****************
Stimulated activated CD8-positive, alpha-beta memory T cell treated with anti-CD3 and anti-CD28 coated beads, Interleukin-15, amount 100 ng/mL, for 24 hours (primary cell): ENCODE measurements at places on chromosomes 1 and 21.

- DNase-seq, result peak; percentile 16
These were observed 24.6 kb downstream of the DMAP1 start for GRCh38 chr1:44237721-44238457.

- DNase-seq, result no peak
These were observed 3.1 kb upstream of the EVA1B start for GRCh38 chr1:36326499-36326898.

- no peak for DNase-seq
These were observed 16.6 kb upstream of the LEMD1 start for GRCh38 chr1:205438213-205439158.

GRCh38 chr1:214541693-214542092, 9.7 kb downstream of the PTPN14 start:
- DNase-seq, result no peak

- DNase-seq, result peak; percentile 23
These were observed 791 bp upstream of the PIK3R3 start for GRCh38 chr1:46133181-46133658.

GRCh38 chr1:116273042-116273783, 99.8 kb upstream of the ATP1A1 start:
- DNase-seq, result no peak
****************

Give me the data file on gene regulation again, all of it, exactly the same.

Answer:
Stimulated activated CD8-positive, alpha-beta memory T cell treated with anti-CD3 and anti-CD28 coated beads, Interleukin-15, amount 100 ng/mL, for 24 hours (primary cell): ENCODE measurements at places on chromosomes 1 and 21.

- DNase-seq, result peak; percentile 16
These were observed 24.6 kb downstream of the DMAP1 start for GRCh38 chr1:44237721-44238457.

- DNase-seq, result no peak
These were observed 3.1 kb upstream of the EVA1B start for GRCh38 chr1:36326499-36326898.

- no peak for DNase-seq
These were observed 16.6 kb upstream of the LEMD1 start for GRCh38 chr1:205438213-205439158.

GRCh38 chr1:214541693-214542092, 9.7 kb downstream of the PTPN14 start:
- DNase-seq, result no peak

- DNase-seq, result peak; percentile 23
These were observed 791 bp upstream of the PIK3R3 start for GRCh38 chr1:46133181-46133658.

GRCh38 chr1:116273042-116273783, 99.8 kb upstream of the ATP1A1 start:
- DNase-seq, result no peak